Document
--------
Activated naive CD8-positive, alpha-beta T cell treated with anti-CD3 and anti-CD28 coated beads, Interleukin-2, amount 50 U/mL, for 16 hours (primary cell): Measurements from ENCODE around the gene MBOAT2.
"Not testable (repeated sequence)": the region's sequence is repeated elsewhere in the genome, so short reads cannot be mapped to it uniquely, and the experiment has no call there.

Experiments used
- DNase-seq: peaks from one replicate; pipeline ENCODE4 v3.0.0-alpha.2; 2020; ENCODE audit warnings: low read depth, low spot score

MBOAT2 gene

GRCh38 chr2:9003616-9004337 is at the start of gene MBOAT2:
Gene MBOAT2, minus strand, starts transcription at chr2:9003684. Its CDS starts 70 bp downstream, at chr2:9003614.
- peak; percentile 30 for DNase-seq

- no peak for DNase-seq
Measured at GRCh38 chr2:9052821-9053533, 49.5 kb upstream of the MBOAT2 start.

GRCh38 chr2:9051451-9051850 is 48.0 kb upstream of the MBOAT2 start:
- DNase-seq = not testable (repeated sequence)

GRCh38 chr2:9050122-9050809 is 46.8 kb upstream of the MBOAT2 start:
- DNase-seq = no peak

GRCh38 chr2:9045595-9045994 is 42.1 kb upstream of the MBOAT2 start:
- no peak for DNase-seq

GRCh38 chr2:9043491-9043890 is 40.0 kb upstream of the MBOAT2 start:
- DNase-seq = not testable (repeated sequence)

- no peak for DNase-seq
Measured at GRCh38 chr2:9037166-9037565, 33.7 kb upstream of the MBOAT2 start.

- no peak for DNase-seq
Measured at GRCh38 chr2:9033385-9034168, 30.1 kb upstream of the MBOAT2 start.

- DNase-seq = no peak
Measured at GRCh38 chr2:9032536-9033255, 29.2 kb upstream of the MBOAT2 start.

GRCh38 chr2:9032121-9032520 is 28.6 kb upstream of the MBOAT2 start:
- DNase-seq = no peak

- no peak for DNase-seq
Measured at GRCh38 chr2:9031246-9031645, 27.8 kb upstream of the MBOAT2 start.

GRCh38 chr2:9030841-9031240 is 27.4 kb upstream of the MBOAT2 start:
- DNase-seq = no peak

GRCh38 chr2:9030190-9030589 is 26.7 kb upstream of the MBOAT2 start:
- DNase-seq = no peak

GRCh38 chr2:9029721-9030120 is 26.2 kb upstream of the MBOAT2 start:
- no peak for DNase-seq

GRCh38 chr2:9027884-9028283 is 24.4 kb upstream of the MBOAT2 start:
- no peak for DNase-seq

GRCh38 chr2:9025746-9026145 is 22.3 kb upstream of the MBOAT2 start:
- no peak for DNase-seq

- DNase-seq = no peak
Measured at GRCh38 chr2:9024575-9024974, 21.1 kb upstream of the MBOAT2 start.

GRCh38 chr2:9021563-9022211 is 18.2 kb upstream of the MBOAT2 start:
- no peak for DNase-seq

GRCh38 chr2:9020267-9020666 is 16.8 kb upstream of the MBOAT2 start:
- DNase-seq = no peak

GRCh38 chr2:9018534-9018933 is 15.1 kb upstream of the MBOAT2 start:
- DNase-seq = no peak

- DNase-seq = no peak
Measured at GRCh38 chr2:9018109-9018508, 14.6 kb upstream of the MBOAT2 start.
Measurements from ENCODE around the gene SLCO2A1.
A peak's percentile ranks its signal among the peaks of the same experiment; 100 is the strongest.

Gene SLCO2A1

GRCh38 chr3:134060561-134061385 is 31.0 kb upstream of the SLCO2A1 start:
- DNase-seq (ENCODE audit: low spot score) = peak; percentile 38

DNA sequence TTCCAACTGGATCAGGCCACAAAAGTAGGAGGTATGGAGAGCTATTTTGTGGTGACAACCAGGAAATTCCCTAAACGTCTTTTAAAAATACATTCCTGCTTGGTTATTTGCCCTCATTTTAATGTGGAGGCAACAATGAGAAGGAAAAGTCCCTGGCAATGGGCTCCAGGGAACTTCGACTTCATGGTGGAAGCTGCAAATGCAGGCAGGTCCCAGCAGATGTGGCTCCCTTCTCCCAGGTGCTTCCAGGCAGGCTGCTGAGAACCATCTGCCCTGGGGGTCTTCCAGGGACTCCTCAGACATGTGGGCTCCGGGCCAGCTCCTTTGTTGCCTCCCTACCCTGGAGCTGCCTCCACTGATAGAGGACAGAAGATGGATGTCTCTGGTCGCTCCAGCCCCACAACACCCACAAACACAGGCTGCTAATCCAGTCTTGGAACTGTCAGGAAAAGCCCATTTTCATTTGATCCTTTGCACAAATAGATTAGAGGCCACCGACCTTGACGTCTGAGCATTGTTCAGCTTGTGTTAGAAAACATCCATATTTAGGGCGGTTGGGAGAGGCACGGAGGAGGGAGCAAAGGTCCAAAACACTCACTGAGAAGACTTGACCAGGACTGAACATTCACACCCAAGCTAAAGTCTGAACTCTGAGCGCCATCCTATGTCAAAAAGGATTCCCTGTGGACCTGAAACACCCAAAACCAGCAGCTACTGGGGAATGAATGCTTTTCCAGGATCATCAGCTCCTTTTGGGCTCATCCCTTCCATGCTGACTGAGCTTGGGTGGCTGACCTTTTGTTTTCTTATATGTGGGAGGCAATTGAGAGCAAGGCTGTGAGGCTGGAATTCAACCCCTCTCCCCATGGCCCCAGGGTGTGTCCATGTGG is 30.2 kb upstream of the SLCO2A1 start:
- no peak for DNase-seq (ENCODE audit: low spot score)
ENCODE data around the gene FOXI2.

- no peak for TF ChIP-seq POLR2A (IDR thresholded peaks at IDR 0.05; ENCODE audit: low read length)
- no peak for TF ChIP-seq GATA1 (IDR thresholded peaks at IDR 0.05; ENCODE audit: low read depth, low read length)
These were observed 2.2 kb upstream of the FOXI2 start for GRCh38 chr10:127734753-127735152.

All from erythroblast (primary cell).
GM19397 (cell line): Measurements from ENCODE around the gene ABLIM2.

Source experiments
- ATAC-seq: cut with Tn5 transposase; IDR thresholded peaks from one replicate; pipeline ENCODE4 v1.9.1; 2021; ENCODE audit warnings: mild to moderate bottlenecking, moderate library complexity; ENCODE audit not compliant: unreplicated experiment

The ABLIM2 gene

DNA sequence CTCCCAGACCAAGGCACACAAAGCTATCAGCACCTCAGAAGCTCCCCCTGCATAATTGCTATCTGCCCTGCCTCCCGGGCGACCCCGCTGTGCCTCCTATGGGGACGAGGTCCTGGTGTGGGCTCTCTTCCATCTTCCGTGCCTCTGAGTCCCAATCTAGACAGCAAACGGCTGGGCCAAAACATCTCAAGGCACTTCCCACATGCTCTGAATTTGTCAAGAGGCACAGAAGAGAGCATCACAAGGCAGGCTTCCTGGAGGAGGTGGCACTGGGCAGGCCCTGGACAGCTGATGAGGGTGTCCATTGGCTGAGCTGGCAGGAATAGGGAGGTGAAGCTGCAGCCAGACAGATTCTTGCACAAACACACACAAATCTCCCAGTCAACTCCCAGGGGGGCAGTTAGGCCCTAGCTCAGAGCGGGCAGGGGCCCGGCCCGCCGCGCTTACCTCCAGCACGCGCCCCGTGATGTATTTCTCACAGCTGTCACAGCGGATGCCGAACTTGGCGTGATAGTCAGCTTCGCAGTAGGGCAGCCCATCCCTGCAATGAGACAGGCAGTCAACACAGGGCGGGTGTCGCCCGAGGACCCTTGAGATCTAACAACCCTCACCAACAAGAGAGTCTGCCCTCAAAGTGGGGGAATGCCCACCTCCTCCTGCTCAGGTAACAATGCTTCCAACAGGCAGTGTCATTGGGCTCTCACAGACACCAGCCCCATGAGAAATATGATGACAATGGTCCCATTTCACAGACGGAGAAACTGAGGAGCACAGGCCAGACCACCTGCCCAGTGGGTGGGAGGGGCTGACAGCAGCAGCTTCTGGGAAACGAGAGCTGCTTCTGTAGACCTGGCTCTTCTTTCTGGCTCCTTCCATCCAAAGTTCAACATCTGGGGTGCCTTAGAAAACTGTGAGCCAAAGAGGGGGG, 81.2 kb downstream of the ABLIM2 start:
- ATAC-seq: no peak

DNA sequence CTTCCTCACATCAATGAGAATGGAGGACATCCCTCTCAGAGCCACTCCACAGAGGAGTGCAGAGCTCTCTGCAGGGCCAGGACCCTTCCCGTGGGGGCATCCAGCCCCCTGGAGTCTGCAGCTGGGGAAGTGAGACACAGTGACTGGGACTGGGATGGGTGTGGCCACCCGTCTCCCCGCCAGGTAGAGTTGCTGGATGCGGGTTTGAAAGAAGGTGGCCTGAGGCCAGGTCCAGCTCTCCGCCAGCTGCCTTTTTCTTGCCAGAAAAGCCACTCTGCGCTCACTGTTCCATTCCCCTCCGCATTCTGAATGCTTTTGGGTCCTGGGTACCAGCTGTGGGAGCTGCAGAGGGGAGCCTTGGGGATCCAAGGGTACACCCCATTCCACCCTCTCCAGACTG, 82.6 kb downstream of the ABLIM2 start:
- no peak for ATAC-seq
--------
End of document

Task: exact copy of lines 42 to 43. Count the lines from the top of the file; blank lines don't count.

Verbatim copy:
- no peak for DNase-seq

GRCh38 chr2:9020267-9020666 is 16.8 kb upstream of the MBOAT2 start: